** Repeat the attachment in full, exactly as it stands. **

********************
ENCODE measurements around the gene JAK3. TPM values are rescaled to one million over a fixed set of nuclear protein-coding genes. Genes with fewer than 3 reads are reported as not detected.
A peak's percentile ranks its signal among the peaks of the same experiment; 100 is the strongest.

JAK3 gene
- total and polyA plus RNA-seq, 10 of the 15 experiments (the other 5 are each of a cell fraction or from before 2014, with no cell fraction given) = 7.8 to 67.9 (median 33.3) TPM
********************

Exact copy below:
ENCODE measurements around the gene JAK3. TPM values are rescaled to one million over a fixed set of nuclear protein-coding genes. Genes with fewer than 3 reads are reported as not detected.
A peak's percentile ranks its signal among the peaks of the same experiment; 100 is the strongest.

JAK3 gene
- total and polyA plus RNA-seq, 10 of the 15 experiments (the other 5 are each of a cell fraction or from before 2014, with no cell fraction given) = 7.8 to 67.9 (median 33.3) TPM